Bare Feet

Prehistoric man went barefoot until some long lost soul conceived of footwear--probably consisted primarily of tree bark, plant leaves, or animal hides tied around the bottom of the foot simply to provide protection against rocks and rough terrain. During the 19th century and into the first half of the 20th century it was very common for boys and even girls to go barefoot even to school. This was especially common in the summer and in areas like the south of the United States and southern Europe. This is largely forgotton, by Hollywood. One sees very few children barefoot in films and television that is set during this period of time. Most American boys, at least during the summer went barefoot. There were several reasons for this: cost, manliness, comfort, and others.

Hosiery

Hosiery or hose are tailored coverings for the feet or legs worn with shoes or sandals. The extent to which legs were covered and not just feet depended on the fashion trnds of the era, especially the hem length of pants, skirts, and related garments. Modern hose are made of knitted or woven fabric, but this has not always been the case throughout history. Hoisery in American usage is synomous with hose, but in Briatain may refer to any machine-knitted garment. The discussion here refers to the American usage.

Stocking Supporters

The boys and girls wearing long stockings in the second half of the 19th Century held them up with various styles of stocking supporters. I believe that boys did not wear these supporters commonly in the first half of the 19th Century because kneepants were not nearly as common. Boys wearing long trousers did not commonly wear stocking supporters. It was not until the 1870s when kneepants became more commonly worn that stocking supporters became widely worn. Both boys and girls wore them. They were several different styles, including over the shoulder and waist styles. They were not very comfortable especially for boys involved in strenous outdoor activities. Notably Lord Baden Powell when he designed the first Boy Scout uniform chose kneesocks so cumbersome stocking supporters would not be necessary.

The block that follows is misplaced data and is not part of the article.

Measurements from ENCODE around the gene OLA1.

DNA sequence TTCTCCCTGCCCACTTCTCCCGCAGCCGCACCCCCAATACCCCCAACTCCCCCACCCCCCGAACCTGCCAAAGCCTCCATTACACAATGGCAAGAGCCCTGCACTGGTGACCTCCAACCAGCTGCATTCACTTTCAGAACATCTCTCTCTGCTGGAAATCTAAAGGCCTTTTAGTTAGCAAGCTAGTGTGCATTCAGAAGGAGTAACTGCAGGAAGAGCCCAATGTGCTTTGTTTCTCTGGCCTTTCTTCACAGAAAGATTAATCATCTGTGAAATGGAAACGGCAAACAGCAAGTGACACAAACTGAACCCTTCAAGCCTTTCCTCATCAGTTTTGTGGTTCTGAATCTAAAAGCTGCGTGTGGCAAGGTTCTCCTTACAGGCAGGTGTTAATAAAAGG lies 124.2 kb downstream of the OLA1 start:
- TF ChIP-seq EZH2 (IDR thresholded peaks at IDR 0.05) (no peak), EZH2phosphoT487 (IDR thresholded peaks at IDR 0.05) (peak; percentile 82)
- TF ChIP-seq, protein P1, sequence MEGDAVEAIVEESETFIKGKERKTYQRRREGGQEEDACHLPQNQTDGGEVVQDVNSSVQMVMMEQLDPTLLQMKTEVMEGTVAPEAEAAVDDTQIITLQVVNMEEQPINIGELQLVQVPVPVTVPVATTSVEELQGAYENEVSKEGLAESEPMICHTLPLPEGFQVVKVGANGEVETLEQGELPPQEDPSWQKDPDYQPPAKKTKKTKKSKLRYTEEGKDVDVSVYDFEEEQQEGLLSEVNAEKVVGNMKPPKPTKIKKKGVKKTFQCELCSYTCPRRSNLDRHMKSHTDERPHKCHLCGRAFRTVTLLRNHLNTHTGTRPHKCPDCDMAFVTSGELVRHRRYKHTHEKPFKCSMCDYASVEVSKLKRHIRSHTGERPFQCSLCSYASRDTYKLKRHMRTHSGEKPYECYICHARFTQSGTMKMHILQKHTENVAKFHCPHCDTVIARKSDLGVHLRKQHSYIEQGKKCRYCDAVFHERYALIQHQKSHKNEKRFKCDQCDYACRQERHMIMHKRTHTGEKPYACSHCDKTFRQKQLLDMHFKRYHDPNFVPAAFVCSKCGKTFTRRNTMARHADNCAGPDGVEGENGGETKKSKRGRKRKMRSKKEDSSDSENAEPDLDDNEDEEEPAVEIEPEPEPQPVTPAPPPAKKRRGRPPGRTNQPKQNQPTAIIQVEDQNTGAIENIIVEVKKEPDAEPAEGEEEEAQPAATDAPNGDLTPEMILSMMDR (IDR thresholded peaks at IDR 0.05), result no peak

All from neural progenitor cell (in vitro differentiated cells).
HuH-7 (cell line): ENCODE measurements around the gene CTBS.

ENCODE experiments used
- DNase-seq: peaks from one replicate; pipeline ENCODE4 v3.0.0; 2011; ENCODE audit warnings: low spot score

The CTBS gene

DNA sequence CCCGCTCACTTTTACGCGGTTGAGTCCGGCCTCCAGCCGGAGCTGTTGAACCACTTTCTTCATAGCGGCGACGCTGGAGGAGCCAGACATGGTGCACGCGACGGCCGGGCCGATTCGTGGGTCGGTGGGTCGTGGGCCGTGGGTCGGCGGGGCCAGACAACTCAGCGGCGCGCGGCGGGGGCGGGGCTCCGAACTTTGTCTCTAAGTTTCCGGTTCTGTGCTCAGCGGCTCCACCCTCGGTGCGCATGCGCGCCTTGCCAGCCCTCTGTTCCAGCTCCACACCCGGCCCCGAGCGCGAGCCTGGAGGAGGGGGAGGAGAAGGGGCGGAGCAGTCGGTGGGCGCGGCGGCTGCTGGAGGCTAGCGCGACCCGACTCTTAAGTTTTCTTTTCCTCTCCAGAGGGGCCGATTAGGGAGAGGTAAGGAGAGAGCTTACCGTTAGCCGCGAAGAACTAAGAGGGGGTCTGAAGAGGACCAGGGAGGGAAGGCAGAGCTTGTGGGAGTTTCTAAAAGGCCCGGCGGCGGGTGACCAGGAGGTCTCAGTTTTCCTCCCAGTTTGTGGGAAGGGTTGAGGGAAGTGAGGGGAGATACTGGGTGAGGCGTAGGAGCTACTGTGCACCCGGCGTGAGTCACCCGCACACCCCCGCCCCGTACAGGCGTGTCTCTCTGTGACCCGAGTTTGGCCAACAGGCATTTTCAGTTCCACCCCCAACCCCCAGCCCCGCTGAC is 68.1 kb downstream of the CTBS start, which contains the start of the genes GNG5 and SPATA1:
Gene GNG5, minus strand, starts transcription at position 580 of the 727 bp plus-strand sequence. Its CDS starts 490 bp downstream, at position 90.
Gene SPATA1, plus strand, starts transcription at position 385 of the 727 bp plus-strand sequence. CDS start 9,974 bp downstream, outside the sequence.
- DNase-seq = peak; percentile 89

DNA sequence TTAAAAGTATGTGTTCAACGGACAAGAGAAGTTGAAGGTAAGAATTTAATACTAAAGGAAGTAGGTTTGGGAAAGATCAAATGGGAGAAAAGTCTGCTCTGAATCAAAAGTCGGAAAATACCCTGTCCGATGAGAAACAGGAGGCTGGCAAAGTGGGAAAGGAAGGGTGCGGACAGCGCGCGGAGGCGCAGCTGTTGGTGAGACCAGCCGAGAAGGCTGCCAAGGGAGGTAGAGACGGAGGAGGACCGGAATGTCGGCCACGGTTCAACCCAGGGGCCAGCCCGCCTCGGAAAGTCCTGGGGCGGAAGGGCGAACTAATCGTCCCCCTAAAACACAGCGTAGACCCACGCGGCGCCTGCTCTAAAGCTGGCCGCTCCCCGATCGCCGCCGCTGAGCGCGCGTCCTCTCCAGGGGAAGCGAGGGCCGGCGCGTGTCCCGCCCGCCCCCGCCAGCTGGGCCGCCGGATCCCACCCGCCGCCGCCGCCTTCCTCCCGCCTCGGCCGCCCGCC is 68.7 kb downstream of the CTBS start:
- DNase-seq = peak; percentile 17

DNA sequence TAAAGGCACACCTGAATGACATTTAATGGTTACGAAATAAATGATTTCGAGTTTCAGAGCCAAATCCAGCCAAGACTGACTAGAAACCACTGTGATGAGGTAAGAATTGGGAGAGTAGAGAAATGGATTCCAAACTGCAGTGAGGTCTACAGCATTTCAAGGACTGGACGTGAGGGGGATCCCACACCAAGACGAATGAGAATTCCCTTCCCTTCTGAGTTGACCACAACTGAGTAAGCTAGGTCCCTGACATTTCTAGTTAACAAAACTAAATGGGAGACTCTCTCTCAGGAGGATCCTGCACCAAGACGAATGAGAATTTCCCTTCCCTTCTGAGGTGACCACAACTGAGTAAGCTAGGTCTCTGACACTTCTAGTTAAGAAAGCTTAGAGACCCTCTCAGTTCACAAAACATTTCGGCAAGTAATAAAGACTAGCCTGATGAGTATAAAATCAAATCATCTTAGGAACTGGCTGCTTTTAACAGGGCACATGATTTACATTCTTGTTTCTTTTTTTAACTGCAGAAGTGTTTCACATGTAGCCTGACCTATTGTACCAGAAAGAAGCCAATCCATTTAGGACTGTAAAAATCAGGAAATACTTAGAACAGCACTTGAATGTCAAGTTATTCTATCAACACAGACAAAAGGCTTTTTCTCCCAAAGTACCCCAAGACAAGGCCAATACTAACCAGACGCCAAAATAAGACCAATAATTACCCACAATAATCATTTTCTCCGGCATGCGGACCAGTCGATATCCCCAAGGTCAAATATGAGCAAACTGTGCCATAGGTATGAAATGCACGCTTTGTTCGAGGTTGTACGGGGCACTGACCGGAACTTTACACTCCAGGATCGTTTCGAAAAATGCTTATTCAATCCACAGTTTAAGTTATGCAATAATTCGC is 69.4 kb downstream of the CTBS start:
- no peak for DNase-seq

Leggings

We have relatively little information about leggings or gaiters. The first images I have noticed are during the 1870s, but they may have been worn earlier. Presumably leggings came into style as boys began to commonly wear kneepants. Mothers apparently concluded that boys in kneepants needed the leggings for warmth. They were worn with a variety of garments through thr 1940s, but were little worn by the 1950s. I know that they were commonly worn in America. I'm less sure about how common they were in other countries. They were made in a number of materials, including leather and woolen fabrics. They also were made in many styles, including some with large numbers of buttons.

Spats

Spats are short gaiters or leggings worn over the instepans usually fastened undr the instep with a strap. The purpose was to protect the shoe. Spats are more associated with adults than children, but we have noted children wearing them as well. The term appeared around the turn of the 19th century in England and was an abreviation for " spatterdash ".

Footwear